After adjusting for potential confounders, all polyp subtypes had a positive association with colorectal cancer incidence, including hyperplastic polyps (multivariable hazard ratio [HR], 1.11; P = .02), sessile serrated polyps (HR, 1.77; P < .0001), tubular adenomas (HR, 1.41; P < .0001), tubulovillous adenomas (HR, 2.56; P < .0001), and villous adenomas (HR, 3.82; P < .0001).
For colorectal cancer mortality, there was a positive association for sessile serrated polyps (HR, 1.74; P = .02), tubulovillous adenomas (HR, 1.95; P < .0001), and villous adenomas (HR, 3.45; P < .0001), but not with hyperplastic polyps (HR, 0.90, P = .20) or tubular adenomas (HR, 0.97, P = .63).
Information regarding risk factors such as polyp size and multiplicity, quality, and indication of endoscopy were not available; nor were lifestyle behaviors such as smoking, obesity, and diet. Thus, it is unknown how that may have affected the data. “We think they may have somewhat strengthened our observed associations, because individuals with risk factors are more likely to develop polyps and [are] also at a higher risk of colorectal cancer,” said Song. “But this is certainly a limitation of our study.”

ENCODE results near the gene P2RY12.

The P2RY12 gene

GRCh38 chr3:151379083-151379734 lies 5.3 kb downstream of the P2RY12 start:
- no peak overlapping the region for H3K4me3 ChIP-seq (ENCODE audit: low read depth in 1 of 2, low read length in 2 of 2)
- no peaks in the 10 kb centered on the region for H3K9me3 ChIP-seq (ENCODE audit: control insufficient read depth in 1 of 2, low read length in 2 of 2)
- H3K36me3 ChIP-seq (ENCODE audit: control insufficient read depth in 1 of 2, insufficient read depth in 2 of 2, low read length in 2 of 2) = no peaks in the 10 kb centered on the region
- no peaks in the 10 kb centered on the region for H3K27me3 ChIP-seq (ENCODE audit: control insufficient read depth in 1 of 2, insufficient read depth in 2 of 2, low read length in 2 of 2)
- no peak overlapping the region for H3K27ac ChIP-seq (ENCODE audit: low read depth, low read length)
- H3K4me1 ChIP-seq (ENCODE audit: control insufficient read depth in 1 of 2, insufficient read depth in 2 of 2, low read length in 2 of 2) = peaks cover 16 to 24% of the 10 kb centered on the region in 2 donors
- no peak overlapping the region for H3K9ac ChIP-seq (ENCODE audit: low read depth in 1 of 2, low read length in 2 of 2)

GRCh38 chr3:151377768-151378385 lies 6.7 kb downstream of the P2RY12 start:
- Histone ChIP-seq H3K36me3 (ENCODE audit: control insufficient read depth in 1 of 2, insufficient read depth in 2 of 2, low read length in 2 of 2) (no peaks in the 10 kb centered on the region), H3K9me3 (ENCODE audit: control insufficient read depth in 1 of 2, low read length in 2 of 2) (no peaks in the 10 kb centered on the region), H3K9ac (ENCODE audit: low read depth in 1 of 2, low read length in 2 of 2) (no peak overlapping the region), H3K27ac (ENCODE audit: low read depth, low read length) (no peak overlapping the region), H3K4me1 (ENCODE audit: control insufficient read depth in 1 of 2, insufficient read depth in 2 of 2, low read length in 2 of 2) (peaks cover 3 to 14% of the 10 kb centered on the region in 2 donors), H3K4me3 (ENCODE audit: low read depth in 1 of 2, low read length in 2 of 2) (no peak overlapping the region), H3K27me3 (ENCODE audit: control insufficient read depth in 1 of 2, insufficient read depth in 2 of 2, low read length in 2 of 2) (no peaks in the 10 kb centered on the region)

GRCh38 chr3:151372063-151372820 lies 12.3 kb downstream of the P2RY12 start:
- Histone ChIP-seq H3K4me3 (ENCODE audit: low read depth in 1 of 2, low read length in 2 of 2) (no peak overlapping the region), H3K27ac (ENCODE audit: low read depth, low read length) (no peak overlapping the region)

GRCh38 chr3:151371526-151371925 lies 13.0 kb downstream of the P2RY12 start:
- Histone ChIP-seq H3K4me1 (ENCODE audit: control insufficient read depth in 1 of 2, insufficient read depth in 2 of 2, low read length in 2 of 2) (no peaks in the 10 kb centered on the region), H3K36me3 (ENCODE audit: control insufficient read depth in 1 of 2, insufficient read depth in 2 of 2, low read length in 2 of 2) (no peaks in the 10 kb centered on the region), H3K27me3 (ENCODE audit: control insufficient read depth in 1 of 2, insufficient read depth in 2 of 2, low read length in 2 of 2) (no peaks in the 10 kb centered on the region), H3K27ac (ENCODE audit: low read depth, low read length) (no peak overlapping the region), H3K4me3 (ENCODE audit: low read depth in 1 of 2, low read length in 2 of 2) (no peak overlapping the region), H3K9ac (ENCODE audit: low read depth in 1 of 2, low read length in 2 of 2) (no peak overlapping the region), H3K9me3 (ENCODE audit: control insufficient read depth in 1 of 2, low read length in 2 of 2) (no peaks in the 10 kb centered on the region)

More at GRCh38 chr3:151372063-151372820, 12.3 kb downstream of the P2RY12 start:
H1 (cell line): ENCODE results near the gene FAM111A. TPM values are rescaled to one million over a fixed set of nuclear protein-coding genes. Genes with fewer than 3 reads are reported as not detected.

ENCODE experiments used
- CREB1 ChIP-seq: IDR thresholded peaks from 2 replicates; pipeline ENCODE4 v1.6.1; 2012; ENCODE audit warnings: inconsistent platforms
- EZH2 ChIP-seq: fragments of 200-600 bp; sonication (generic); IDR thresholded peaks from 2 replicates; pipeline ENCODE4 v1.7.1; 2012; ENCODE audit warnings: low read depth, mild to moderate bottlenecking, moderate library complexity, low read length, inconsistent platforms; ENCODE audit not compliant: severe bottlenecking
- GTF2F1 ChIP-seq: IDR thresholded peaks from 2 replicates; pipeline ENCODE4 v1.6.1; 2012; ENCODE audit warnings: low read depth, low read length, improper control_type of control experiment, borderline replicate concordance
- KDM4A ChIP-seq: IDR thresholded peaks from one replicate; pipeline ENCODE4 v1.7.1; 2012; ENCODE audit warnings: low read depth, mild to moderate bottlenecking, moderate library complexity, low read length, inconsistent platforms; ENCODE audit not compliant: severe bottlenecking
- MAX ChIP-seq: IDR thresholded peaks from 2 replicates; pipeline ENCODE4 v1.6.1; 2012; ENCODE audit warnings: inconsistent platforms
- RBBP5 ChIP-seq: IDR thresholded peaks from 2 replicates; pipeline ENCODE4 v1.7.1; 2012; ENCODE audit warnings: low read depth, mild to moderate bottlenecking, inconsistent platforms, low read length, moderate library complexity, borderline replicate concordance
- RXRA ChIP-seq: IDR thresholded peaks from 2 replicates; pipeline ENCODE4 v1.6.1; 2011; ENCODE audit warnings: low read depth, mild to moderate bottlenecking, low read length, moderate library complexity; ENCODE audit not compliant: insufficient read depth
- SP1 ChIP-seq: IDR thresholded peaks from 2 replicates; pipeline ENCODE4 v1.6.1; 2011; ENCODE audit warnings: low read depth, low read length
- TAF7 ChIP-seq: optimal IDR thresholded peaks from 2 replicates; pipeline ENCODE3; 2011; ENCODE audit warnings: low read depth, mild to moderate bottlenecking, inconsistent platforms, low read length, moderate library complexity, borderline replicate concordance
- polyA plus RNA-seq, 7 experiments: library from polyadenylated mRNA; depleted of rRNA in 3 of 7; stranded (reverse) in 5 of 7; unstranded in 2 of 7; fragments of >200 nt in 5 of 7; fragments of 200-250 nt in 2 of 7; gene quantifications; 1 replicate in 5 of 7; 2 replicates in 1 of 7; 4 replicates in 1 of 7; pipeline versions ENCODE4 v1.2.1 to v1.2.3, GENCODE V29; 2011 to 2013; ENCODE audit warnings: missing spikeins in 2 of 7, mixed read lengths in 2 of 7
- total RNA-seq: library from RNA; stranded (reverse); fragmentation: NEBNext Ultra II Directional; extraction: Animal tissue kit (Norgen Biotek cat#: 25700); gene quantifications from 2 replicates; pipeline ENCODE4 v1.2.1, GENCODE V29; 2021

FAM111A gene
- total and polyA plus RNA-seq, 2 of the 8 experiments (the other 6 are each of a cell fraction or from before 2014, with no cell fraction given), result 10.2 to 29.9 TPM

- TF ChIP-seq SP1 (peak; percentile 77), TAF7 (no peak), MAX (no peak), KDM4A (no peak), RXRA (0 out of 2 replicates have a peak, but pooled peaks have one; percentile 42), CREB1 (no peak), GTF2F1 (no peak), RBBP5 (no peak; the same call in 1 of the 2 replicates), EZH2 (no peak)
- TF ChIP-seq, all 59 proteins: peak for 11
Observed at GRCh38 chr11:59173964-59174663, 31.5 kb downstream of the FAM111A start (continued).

The study was funded by the US National Institutes of Health, the American Cancer Society, the American Gastroenterological Association, and the Union for International Cancer Control.
Song reports personal fees from Shire, Synergy, and Bayer Pharma, and grants from AstraZeneca, Takeda, and Gelesis outside the submitted work. Two other coauthors also report relationships with pharmaceutical companies. The complete list can be found with the original article. Ladabaum reports personal fees for advisory (UniversalDx, Lean) and consultant (Covidence, MotusGI, Quorum, Clinical Genomics) roles.